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Opening the Invisible Door [VIDEO]

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Authored by Elizabeth McPherson and originally published on ConstructionCitizen.com.

A few weeks ago, Saied Alavi, Director of Operations at Marek Brothers Houston, and I visited an active construction site on the University of Texas Medical Branch at Galveston (UTMB) campus.  The new Jennie Sealy Hospital is scheduled to be completed later this year and open for patients early next year.  We went there to talk with Gloria Palau, one of Marek’s workforce trainees, to learn about her experience with Marek since she entered her new career about a year ago.  Frank Villarreal, Safety Advisor for the project, met us at the check-in trailer, and walked us onto the site to the floor where Gloria was working that day.

I began by asking Gloria how she had learned about the career opportunities at Marek.  She explained that her brother had told her that through the training program at Marek, she would have an opportunity to learn about several different departments to then get an idea of which type of work she liked and wanted to learn more about.  Her brother had not worked at Marek himself, but had heard about Marek’s workforce development program through word of mouth from friends and relatives.

Before coming to Marek, Gloria had been working two jobs: as a worker in an office and also as a corrections officer for the Texas Department of Criminal Justice (TDCJ) at a state prison.  Her schedule with TDCJ was four days of work followed by four days off, so she worked at the office job on the days she was not working for TDCJ.  When TDCJ told her that they were transferring her to a different facility, she started looking for another job because she didn’t want to drive the longer commute to work or move her family from their house in Houston, and she was dissatisfied with her work at her office job.  She wanted to look for “something different.”  After hearing about the opportunities at Marek from her brother, she became determined to give construction a try.

Saied asked her what was the very first thing she learned on her first day with Marek.  She smiled as she replied:

“Safety.  You have to go through the safety orientation before you step on the jobsite, because that is our number one priority.  You want to go home the same way you came in that morning.  There are people waiting for you at home – even if it is the dog who needs to be fed.”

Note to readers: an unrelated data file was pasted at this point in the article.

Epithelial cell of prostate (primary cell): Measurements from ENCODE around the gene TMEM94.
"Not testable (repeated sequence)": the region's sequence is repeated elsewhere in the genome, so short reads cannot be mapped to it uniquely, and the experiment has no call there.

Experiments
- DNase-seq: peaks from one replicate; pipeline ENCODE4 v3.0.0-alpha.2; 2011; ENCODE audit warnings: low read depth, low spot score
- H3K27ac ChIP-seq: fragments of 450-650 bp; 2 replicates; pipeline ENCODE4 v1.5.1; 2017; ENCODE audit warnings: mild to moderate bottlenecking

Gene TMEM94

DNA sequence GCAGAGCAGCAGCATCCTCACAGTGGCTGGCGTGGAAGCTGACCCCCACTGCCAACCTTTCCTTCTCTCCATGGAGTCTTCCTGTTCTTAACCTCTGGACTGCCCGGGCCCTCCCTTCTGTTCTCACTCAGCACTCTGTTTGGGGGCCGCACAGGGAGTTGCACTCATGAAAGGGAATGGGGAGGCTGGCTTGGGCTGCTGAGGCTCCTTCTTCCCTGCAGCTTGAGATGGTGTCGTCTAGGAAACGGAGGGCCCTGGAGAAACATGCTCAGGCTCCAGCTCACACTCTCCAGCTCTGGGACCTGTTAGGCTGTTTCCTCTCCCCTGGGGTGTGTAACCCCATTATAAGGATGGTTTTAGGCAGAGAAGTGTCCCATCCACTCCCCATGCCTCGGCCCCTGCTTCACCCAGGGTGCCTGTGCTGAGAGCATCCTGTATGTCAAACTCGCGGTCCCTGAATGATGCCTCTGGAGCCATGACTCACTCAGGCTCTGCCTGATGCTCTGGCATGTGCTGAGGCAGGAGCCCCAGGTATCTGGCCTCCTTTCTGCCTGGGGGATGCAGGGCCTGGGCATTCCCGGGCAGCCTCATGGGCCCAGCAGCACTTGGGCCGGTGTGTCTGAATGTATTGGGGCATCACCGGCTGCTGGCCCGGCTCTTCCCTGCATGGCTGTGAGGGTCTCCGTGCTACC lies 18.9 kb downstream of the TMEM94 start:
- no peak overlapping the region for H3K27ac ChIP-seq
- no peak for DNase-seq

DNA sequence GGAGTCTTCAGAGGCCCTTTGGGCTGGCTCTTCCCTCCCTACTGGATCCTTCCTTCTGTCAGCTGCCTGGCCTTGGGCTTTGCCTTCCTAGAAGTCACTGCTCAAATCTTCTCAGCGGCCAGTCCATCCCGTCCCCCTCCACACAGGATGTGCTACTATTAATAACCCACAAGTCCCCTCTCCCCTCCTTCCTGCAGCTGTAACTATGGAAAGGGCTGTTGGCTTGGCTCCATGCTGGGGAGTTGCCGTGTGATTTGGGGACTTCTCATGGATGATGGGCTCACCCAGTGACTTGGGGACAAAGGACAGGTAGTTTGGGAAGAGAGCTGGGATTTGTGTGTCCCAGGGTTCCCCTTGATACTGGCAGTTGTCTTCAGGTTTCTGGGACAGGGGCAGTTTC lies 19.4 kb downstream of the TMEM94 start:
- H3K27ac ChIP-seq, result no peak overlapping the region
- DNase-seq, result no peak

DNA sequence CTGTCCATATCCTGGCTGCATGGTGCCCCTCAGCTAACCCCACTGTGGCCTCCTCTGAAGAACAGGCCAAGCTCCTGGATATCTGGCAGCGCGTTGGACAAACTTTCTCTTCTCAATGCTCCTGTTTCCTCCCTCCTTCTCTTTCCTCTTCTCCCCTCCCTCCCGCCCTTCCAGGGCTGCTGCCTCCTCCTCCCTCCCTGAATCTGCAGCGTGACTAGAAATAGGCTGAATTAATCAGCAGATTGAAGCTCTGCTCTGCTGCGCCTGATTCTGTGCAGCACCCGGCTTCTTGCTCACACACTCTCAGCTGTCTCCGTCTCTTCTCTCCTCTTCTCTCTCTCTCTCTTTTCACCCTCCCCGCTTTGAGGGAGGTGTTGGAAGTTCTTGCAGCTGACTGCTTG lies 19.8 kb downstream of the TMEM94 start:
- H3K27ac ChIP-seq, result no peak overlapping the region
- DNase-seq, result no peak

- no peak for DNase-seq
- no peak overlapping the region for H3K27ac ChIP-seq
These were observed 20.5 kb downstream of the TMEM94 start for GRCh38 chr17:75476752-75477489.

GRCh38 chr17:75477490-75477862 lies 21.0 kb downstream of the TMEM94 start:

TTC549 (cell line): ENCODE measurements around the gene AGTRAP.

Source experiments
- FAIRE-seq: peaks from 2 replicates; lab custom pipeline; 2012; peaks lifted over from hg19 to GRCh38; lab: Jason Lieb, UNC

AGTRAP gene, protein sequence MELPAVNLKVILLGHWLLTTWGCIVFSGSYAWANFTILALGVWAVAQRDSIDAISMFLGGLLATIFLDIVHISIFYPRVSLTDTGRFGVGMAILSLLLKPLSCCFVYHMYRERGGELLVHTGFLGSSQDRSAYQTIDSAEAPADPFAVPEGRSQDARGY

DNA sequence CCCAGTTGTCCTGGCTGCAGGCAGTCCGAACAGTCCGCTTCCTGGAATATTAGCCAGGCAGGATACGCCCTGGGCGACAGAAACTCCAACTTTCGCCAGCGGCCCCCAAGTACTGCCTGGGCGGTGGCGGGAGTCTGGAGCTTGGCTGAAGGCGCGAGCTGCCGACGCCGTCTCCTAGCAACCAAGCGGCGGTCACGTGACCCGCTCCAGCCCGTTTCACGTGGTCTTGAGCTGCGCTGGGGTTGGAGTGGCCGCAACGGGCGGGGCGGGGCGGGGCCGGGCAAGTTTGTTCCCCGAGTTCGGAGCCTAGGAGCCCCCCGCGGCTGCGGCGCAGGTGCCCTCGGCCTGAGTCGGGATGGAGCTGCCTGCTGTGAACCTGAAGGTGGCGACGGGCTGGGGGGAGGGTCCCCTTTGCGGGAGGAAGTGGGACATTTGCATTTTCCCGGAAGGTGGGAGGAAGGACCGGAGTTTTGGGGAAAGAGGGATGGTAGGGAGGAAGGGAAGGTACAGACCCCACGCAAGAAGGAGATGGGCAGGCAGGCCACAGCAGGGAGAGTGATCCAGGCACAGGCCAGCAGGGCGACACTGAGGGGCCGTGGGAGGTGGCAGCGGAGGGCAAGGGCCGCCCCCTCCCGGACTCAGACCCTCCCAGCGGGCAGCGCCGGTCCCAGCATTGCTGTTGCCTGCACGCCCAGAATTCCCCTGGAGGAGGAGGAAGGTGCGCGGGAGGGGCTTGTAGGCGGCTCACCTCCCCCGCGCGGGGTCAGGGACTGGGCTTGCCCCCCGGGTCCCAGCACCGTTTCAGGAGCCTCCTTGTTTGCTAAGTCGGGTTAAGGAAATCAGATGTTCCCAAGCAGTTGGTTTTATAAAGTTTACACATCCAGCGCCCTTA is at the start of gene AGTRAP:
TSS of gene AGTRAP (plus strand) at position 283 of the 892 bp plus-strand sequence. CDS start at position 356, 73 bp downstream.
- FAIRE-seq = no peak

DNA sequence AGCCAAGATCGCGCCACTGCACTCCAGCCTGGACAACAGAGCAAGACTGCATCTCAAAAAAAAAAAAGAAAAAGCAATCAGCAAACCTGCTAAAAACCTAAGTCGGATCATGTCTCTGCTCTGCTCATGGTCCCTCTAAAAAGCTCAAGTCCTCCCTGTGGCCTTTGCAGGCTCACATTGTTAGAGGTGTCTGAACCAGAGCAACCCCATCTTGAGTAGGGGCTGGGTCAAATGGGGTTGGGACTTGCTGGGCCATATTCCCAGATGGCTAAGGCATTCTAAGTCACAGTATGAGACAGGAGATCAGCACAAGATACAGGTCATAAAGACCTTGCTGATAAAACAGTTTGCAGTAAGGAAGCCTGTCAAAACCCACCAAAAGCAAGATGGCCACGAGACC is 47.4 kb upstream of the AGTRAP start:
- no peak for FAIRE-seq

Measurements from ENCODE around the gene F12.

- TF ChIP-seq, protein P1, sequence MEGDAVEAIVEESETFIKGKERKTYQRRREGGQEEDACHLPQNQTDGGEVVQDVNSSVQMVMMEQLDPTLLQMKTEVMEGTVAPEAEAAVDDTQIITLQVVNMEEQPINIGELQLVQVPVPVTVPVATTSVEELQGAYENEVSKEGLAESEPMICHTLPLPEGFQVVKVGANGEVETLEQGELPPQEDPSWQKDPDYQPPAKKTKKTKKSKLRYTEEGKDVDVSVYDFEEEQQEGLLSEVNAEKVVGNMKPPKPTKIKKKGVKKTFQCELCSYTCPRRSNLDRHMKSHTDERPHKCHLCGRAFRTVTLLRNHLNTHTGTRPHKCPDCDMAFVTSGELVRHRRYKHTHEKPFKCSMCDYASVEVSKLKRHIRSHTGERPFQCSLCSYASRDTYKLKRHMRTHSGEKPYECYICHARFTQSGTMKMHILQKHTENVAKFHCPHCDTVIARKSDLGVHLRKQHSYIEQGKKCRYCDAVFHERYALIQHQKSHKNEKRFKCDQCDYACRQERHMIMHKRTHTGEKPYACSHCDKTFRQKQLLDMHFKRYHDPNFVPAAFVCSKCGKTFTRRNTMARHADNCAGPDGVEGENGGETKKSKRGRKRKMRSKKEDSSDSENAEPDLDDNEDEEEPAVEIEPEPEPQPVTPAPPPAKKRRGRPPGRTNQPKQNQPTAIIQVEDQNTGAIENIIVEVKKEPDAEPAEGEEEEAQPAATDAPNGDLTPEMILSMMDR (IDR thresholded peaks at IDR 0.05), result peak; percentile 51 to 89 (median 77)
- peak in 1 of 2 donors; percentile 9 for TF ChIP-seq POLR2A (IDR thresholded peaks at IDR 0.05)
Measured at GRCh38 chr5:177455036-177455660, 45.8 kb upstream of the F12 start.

Saied then asked how her training began.  Gloria said she was assigned by the foreman to a coach who then showed her how to do the work, such as how to take measurements and how to read the blueprints.  She thought this type of hands-on training was fantastic.

Gloria joined the drywall department and began work on the UTMB hospital’s 7th floor where we were now standing.  She proudly pointed to the walls and said that when she began working “none of this was here.”  She explained that her team started from the bottom, beginning by framing the walls.

Saied and I wanted to know what Gloria most loved about working in construction.  She explained that she was a “hands-on” person who did not enjoy working in an office.  Growing up, she was encouraged to work in an office rather than in a physical job because she was female, but recently she had decided to work in a job where she could do something physical and literally build something.

Saied asked her what gives her the most satisfaction about what she does every day, and she said it was seeing others recognize that she really is good at her work.  Gloria said:

“They don’t just see me and say, ‘Oh she is a girl so she doesn’t know how.’  On the contrary. They say ‘Man, she knows how to work!’”

Saied asked Gloria if she found joy when looking at what she has built.  This caused her face to light up with pleasure and pride as she talked about walking through aisles whose walls were not there in the first weeks she worked on the site, and which she herself had helped create.

Gloria has received on-the-job training in several specific areas of framing and drywall.  While related in concept, each has its own different specifications to learn.  Gloria can already frame walls to prepare for drywall, install drywall, and frame ceilings and furr downs.

Through Marek’s workforce development program, Gloria has also taken a class in basic blueprints, a tool class which familarized her with the tools used in her new trade, and completed her CPR training and her 30-hour OSHA course.  She still plans to take another office training offered in advanced blueprints reading.  She has become certified to evaluate safety protocals, so she helps safety advisor Frank Villarreal check that the proper PPE is being used throughout the large project, having Frank check her work after she performs each evaluation and before the evaluation sheet is signed.  With workers on every floor, there are many things to check for proper procedure and equipment – for example, making sure the proper scaffold is used depending on what type of job is being done.